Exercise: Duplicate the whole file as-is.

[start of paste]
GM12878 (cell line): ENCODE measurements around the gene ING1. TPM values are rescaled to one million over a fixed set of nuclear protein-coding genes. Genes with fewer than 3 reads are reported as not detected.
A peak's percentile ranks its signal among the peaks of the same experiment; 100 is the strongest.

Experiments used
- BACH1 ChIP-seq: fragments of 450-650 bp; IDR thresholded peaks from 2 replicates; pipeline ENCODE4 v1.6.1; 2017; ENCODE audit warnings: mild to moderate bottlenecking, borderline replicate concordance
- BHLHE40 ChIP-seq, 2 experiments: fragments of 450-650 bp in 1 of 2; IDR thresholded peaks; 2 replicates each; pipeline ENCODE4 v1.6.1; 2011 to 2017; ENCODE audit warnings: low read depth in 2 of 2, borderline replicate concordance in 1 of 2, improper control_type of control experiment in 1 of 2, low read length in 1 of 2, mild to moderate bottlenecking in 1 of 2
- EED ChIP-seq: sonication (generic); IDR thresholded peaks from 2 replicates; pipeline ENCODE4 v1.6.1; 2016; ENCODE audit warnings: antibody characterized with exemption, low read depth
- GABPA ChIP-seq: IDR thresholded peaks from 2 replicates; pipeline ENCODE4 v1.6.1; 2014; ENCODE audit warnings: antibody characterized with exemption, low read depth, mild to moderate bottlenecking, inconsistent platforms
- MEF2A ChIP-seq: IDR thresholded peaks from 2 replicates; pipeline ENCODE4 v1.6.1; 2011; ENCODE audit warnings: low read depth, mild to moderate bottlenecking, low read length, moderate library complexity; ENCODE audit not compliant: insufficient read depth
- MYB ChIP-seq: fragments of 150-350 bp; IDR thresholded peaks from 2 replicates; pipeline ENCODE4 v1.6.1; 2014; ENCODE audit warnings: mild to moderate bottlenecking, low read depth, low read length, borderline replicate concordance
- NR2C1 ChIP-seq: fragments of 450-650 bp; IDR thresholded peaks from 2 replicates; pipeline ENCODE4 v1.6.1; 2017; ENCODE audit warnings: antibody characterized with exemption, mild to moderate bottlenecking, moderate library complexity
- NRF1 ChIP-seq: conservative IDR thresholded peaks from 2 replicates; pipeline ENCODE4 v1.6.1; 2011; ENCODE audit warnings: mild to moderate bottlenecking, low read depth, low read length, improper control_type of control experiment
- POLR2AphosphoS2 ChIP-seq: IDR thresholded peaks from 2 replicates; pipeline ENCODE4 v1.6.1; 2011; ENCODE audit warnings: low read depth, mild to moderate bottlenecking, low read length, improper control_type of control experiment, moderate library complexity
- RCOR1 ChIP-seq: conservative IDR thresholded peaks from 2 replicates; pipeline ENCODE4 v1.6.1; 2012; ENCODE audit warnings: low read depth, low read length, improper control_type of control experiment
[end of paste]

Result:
GM12878 (cell line): ENCODE measurements around the gene ING1. TPM values are rescaled to one million over a fixed set of nuclear protein-coding genes. Genes with fewer than 3 reads are reported as not detected.
A peak's percentile ranks its signal among the peaks of the same experiment; 100 is the strongest.

Experiments used
- BACH1 ChIP-seq: fragments of 450-650 bp; IDR thresholded peaks from 2 replicates; pipeline ENCODE4 v1.6.1; 2017; ENCODE audit warnings: mild to moderate bottlenecking, borderline replicate concordance
- BHLHE40 ChIP-seq, 2 experiments: fragments of 450-650 bp in 1 of 2; IDR thresholded peaks; 2 replicates each; pipeline ENCODE4 v1.6.1; 2011 to 2017; ENCODE audit warnings: low read depth in 2 of 2, borderline replicate concordance in 1 of 2, improper control_type of control experiment in 1 of 2, low read length in 1 of 2, mild to moderate bottlenecking in 1 of 2
- EED ChIP-seq: sonication (generic); IDR thresholded peaks from 2 replicates; pipeline ENCODE4 v1.6.1; 2016; ENCODE audit warnings: antibody characterized with exemption, low read depth
- GABPA ChIP-seq: IDR thresholded peaks from 2 replicates; pipeline ENCODE4 v1.6.1; 2014; ENCODE audit warnings: antibody characterized with exemption, low read depth, mild to moderate bottlenecking, inconsistent platforms
- MEF2A ChIP-seq: IDR thresholded peaks from 2 replicates; pipeline ENCODE4 v1.6.1; 2011; ENCODE audit warnings: low read depth, mild to moderate bottlenecking, low read length, moderate library complexity; ENCODE audit not compliant: insufficient read depth
- MYB ChIP-seq: fragments of 150-350 bp; IDR thresholded peaks from 2 replicates; pipeline ENCODE4 v1.6.1; 2014; ENCODE audit warnings: mild to moderate bottlenecking, low read depth, low read length, borderline replicate concordance
- NR2C1 ChIP-seq: fragments of 450-650 bp; IDR thresholded peaks from 2 replicates; pipeline ENCODE4 v1.6.1; 2017; ENCODE audit warnings: antibody characterized with exemption, mild to moderate bottlenecking, moderate library complexity
- NRF1 ChIP-seq: conservative IDR thresholded peaks from 2 replicates; pipeline ENCODE4 v1.6.1; 2011; ENCODE audit warnings: mild to moderate bottlenecking, low read depth, low read length, improper control_type of control experiment
- POLR2AphosphoS2 ChIP-seq: IDR thresholded peaks from 2 replicates; pipeline ENCODE4 v1.6.1; 2011; ENCODE audit warnings: low read depth, mild to moderate bottlenecking, low read length, improper control_type of control experiment, moderate library complexity
- RCOR1 ChIP-seq: conservative IDR thresholded peaks from 2 replicates; pipeline ENCODE4 v1.6.1; 2012; ENCODE audit warnings: low read depth, low read length, improper control_type of control experiment